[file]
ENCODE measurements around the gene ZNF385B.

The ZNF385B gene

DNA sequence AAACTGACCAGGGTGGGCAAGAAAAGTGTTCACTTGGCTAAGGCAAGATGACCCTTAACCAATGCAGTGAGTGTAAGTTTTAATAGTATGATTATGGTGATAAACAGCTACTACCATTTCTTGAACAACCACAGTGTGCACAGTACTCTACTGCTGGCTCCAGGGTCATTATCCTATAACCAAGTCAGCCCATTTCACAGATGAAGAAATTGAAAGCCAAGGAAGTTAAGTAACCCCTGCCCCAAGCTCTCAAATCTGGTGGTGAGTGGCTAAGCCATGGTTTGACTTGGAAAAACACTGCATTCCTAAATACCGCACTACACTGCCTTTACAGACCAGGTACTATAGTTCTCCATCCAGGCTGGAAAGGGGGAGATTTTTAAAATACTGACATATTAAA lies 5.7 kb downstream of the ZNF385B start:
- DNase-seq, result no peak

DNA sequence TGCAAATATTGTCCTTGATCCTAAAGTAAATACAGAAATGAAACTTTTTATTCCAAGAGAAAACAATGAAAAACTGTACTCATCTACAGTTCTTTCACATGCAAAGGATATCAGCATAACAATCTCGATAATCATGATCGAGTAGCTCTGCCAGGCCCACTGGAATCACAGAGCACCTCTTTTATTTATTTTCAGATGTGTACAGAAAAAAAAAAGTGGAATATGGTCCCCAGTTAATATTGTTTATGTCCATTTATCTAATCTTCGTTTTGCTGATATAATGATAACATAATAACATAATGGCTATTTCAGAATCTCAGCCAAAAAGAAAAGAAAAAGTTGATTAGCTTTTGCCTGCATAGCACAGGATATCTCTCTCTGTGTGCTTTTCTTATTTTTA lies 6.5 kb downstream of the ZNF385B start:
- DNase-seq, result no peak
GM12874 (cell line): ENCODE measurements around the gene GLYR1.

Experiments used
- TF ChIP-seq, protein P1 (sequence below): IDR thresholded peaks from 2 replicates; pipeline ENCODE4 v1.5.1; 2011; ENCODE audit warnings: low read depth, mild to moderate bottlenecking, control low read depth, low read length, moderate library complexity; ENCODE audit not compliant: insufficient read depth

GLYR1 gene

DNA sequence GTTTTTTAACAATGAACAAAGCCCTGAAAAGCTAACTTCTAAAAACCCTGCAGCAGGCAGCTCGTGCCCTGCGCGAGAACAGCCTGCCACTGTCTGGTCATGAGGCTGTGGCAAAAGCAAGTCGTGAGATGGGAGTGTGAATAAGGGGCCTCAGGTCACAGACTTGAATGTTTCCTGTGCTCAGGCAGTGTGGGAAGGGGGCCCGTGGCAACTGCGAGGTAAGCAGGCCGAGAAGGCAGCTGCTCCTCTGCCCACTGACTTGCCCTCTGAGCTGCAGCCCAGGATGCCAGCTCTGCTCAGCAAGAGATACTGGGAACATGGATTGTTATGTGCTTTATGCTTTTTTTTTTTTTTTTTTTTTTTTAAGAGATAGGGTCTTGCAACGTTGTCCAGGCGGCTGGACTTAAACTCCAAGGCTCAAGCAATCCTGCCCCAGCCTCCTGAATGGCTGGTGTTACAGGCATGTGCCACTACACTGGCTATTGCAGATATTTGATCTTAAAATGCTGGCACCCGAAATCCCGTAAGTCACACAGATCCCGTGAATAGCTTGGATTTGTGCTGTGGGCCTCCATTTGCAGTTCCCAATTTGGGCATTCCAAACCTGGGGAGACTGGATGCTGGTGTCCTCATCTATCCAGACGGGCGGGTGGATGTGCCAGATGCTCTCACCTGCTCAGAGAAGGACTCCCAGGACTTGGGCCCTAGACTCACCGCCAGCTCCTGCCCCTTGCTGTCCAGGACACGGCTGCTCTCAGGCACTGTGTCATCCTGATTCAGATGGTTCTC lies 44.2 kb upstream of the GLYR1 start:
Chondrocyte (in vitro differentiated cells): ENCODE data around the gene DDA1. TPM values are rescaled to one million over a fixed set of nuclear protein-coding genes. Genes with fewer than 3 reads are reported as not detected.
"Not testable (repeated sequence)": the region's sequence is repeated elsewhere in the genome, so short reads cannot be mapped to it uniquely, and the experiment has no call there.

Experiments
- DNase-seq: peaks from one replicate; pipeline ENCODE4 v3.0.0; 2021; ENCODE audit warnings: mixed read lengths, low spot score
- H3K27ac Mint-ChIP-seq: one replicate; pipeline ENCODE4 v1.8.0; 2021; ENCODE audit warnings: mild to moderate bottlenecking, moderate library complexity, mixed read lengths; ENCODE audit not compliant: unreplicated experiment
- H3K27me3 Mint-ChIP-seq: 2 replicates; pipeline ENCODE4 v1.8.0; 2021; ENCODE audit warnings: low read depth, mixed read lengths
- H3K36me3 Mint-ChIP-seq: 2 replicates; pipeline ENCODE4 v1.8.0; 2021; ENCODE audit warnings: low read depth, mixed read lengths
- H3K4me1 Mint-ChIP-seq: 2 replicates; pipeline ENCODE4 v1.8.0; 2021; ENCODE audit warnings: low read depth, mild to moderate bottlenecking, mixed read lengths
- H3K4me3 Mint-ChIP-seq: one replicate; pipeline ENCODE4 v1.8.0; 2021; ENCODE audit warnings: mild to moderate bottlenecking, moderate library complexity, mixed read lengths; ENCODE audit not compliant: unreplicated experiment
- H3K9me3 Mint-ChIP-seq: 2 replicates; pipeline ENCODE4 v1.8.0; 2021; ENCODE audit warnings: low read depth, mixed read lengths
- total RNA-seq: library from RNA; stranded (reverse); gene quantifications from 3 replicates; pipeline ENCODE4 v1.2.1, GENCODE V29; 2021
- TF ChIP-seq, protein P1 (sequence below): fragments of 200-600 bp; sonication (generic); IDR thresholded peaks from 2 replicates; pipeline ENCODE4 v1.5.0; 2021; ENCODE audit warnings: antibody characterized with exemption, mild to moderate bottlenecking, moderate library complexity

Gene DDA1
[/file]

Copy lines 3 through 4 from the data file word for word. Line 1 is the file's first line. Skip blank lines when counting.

DNA sequence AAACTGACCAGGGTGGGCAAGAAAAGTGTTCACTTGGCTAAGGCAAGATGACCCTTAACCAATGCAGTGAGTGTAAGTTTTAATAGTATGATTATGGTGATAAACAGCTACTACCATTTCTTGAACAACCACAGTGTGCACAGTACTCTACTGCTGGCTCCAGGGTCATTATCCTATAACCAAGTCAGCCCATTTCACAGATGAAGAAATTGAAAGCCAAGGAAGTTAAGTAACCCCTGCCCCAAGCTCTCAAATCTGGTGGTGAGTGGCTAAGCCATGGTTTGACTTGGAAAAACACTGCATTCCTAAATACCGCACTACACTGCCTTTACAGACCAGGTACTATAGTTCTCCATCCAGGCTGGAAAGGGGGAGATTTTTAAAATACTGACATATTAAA lies 5.7 kb downstream of the ZNF385B start:
- DNase-seq, result no peak